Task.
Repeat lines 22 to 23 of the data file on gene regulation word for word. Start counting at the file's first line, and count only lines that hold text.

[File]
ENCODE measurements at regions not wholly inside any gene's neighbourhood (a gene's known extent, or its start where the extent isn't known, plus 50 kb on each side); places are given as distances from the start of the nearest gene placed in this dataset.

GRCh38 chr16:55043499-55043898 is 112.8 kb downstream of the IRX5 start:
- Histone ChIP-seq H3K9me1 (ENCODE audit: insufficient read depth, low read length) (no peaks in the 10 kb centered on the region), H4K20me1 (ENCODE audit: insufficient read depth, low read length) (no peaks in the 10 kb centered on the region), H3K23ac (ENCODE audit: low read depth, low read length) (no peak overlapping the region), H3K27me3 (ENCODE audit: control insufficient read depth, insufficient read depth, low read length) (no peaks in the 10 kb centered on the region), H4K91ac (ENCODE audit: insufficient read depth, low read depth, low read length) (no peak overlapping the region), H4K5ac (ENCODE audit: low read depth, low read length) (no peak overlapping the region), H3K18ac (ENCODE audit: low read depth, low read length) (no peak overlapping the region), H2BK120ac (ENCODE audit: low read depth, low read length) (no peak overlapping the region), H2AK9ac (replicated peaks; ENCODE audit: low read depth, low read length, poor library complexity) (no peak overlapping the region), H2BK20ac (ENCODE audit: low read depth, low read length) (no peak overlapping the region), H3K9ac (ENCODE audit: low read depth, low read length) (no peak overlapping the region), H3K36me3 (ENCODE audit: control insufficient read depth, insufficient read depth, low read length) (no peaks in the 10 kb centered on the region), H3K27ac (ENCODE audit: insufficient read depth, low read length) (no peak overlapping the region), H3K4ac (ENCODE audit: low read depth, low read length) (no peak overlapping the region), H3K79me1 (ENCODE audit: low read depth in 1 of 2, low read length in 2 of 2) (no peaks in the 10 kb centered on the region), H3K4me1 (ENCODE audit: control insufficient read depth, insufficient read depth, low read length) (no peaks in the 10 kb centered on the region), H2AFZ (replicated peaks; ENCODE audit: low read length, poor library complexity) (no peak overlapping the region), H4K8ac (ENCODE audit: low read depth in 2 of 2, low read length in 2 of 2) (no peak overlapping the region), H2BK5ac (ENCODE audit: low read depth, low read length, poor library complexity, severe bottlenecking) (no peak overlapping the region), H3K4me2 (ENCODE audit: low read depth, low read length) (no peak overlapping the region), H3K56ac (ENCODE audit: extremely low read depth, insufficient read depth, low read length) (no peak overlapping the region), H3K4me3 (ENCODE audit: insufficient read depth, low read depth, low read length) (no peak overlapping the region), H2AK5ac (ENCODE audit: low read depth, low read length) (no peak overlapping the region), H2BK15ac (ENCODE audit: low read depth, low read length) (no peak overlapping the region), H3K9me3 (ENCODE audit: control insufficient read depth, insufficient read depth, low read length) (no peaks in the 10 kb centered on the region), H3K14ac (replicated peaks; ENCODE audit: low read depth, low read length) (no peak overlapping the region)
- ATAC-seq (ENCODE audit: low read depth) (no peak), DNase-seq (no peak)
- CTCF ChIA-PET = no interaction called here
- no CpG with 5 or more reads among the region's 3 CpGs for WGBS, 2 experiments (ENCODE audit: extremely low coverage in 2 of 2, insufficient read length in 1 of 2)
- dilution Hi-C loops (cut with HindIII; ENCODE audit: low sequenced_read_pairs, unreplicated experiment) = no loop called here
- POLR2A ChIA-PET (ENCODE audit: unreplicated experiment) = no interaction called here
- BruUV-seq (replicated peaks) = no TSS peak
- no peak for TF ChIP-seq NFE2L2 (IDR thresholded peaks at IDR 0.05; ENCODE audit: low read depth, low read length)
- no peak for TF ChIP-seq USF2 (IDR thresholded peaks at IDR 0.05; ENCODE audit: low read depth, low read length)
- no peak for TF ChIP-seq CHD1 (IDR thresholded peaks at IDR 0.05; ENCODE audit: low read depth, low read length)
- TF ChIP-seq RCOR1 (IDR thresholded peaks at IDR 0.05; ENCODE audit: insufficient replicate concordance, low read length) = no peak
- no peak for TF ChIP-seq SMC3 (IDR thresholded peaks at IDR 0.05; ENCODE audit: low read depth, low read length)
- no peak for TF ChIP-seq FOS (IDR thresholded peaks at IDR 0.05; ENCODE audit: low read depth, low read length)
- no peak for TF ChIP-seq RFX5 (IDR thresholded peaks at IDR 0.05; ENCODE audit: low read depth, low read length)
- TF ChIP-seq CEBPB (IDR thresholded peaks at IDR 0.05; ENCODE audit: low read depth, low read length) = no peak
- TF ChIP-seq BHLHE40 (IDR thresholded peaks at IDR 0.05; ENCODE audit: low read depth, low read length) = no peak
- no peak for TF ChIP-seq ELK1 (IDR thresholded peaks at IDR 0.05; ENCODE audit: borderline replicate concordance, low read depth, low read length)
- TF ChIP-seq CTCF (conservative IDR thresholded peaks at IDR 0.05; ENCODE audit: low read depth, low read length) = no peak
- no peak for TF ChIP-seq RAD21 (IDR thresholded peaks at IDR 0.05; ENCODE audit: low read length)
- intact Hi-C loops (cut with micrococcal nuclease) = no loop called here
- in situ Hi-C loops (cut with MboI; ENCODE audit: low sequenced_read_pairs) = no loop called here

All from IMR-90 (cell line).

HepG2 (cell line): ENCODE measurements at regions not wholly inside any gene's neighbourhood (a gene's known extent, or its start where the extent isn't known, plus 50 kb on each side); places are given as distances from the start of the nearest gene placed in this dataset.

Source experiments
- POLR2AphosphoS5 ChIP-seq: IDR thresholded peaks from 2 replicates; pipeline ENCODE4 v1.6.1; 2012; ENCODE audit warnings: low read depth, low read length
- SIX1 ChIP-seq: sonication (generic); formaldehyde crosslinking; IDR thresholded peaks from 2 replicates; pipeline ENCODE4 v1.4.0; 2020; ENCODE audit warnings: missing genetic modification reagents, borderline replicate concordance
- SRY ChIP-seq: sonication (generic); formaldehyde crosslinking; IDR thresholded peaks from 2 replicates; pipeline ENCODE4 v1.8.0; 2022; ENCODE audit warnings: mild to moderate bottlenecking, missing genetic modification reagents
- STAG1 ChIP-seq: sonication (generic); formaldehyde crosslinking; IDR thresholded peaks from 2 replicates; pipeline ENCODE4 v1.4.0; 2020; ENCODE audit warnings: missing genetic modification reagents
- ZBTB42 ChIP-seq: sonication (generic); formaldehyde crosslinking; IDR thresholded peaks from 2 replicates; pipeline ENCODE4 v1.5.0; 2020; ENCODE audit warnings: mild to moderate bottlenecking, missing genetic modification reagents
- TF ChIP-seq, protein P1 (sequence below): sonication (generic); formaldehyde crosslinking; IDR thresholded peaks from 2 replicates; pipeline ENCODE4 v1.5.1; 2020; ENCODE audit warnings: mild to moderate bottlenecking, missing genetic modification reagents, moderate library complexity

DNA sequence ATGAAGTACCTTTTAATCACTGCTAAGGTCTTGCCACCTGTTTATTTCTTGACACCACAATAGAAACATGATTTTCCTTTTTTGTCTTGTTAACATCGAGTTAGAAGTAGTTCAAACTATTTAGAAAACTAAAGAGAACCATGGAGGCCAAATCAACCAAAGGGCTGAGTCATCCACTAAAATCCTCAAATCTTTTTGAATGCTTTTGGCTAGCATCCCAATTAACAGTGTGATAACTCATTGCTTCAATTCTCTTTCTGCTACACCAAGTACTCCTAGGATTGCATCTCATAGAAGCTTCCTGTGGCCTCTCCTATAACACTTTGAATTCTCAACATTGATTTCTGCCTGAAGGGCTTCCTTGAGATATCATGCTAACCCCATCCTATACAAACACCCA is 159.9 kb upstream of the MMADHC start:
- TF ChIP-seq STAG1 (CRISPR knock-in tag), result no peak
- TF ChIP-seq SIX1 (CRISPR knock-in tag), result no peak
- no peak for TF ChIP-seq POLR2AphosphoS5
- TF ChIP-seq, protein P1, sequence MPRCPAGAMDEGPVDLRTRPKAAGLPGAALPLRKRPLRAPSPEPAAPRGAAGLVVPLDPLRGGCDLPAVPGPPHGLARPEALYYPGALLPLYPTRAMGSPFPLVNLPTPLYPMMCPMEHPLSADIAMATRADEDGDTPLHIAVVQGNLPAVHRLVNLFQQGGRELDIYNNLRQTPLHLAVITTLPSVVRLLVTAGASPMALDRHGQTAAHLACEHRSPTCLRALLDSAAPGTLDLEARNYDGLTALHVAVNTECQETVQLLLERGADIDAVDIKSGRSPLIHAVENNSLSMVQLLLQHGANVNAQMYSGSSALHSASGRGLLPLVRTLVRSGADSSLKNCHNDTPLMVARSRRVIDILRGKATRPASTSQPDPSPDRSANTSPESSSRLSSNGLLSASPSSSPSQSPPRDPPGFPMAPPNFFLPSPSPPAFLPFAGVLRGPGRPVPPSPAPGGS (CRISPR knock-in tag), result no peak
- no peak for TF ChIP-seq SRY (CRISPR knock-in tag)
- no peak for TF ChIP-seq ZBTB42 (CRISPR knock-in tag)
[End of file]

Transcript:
- intact Hi-C loops (cut with micrococcal nuclease) = no loop called here
- in situ Hi-C loops (cut with MboI; ENCODE audit: low sequenced_read_pairs) = no loop called here